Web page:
Ministry Delegation

Richard Coekin, the Senior Pastor of the Co-Mission Initiative, gave a thought provoking talk a few weeks’ ago. He was encouraging the Apprenticeship Trainers to teach our Apprentices to think more about delegation. To do that, we looked at Acts 6:1-7.

I’ve heard him before on this passage. And I’ve seen him change his mind. He used to say that Bible teachers ought not to be deflected from their responsibility of praying and preparing talks. He still says that. And rightly so. But he’s added to what he says. He’s noticed that Apostles didn’t just ignore the provision of social care. They handed over the responsibility to someone else. They delegated ministry. There were lessons for us to lear, Richard argued.

In his treatment of Acts 6:1-7, he made these three observations.

1. Their problem was distraction (1)

The Apostles became aware of a serious and pressing injustice. It looked like favouritism; the Greek widows were being overlooked in the daily distribution of food.  But rather than simply being aware of the issue they became involved in administrating the issue. It was clearly distressing. It was clear that something had to be done. Of that the Apostles were sure. But they were also equally sure that it had to be done by someone else.

2. Their priority was word and prayer (2)

This mercy ministry was a right ministry for the church to be involved in. How could they not provide for the Greek widows? Love demanded that they get involved and look after them. But it was a wrong ministry for the Apostles. The fact that they had a ministry of word and prayer meant that they should prioritise that. Richard drew the distinction between ‘creation’ ministry and ‘gospel’ ministry. It’s not a great distinction but I can see what he’s trying to do. It’s helpful to draw a distinction, as long as we don’t separate them. He’s saying that our work in subduing the creation through our normal day jobs isn’t the same as the work we do in proclaiming the gospel.  He argued that we all have both ministries. They’re both aspects of our sacrificial worship. We need to do as much of both as we can manage. But where they compete for our attention, we’ll need to make a choice to do one and not the other. When that happens, we need to maximise our gospel ministry, not because its effects are eternal, but because it saves people from hell for heaven in the next world and helps people live well in this one.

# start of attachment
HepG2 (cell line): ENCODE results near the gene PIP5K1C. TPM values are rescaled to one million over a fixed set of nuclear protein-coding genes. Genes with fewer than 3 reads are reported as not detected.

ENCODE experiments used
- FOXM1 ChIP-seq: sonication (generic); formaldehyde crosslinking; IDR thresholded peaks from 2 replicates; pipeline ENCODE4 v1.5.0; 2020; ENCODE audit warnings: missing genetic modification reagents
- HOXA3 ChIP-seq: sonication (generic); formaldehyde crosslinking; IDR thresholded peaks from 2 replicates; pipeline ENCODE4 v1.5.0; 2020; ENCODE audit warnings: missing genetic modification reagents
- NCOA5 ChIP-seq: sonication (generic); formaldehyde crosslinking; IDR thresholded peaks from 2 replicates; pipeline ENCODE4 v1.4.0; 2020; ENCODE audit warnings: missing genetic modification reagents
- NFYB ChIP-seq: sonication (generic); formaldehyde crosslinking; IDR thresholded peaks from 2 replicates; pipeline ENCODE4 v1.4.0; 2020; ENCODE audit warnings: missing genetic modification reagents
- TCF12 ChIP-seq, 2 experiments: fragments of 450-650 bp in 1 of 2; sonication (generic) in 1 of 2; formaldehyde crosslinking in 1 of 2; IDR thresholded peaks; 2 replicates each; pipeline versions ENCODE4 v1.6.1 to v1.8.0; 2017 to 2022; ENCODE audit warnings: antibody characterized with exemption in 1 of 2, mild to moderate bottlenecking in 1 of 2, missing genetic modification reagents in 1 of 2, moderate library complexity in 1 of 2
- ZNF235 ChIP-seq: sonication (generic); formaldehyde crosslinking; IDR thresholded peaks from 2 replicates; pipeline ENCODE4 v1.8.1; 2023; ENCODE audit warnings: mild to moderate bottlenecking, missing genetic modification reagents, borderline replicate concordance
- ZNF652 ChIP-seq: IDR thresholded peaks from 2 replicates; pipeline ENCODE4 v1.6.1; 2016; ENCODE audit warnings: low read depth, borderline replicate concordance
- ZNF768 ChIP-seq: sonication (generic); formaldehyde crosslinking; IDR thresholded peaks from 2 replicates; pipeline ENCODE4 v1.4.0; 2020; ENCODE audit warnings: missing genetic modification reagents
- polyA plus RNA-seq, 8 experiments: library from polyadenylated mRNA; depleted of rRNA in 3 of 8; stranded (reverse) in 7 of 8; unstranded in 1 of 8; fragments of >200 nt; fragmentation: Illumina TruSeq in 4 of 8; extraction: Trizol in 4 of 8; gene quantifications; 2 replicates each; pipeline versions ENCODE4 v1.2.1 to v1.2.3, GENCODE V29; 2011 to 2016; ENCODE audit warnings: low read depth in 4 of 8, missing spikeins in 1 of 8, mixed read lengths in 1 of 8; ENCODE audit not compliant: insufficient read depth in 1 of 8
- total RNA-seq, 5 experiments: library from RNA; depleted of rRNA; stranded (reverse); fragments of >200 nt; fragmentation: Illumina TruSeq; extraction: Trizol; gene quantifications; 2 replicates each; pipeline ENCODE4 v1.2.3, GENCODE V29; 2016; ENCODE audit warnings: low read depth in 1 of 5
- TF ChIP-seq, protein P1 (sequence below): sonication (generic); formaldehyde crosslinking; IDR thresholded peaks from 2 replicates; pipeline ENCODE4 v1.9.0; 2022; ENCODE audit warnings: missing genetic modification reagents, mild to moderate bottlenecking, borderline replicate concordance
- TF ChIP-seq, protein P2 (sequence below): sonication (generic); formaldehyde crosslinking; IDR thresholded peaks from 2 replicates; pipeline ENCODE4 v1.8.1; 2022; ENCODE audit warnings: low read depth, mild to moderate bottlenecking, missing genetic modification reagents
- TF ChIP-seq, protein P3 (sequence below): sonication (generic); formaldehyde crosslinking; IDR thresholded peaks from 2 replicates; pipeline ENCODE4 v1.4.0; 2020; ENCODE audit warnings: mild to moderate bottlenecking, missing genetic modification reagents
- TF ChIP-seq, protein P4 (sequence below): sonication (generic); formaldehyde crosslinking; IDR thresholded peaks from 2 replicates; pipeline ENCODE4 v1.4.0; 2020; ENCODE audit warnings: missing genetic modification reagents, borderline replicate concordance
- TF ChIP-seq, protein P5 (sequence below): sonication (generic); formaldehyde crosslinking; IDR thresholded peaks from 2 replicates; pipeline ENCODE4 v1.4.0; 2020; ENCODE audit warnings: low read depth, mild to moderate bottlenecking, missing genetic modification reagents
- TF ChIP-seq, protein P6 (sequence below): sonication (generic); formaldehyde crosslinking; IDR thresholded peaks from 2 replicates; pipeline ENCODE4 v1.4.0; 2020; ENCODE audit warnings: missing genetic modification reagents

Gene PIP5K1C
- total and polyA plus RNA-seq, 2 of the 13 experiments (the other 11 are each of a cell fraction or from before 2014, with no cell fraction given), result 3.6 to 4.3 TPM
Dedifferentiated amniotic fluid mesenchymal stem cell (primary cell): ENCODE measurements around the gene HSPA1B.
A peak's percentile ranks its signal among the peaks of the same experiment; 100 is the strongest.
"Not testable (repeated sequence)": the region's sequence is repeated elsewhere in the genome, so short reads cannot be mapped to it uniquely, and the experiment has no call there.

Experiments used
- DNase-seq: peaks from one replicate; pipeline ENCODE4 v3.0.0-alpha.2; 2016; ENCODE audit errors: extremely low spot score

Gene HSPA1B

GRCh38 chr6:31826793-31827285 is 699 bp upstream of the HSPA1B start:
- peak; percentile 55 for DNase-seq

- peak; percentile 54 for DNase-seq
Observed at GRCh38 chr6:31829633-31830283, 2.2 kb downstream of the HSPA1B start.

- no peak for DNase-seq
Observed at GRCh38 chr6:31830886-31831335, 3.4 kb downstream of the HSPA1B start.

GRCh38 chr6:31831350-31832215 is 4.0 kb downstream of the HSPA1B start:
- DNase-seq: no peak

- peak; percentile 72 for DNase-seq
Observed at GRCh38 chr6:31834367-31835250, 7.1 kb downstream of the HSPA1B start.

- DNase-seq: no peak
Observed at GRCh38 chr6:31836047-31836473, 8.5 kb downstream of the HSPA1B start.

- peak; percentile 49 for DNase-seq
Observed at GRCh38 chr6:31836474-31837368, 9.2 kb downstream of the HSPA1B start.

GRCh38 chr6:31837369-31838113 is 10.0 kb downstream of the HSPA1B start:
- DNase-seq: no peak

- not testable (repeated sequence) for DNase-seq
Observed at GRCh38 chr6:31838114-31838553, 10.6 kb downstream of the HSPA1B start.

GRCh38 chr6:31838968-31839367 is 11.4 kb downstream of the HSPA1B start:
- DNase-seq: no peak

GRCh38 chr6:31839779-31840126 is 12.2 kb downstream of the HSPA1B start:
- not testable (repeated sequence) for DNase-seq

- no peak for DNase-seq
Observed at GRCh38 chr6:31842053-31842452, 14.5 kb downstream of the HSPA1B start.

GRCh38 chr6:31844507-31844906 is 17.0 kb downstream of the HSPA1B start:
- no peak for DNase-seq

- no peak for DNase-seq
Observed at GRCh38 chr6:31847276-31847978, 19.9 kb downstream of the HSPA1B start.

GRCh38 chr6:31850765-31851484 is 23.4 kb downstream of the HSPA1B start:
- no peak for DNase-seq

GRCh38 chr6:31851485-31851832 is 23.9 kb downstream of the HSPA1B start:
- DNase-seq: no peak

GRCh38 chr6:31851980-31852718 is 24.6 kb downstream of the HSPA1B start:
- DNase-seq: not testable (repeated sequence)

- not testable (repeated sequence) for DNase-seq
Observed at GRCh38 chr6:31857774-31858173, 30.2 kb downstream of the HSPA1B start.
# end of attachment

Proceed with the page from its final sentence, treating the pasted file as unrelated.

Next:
3. Their proposal was delegation (3)

The Apostles didn’t neglect the injustice. They just didn’t deal with it themselves. They delegated the issue to some of the finest men in their congregation. I can sometimes be good at prioritising things. But I seem to prioritise by neglecting. I’ve decided that I need to get better at recruiting, envisioning and authorising others in the congregation to take up the good things that need to be done. Then I can get on preparing teaching material. Of course, most of the individuals we’d choose have full time jobs and so we’ll need to be sensitive to people’s capacity and opportunity.

As a result of that decision two things happened in Jerusalem.

In the first place they heard great sermons as the word was preached. And secondly, they saw great love as the hungry were fed. Their decision led to a win-win!

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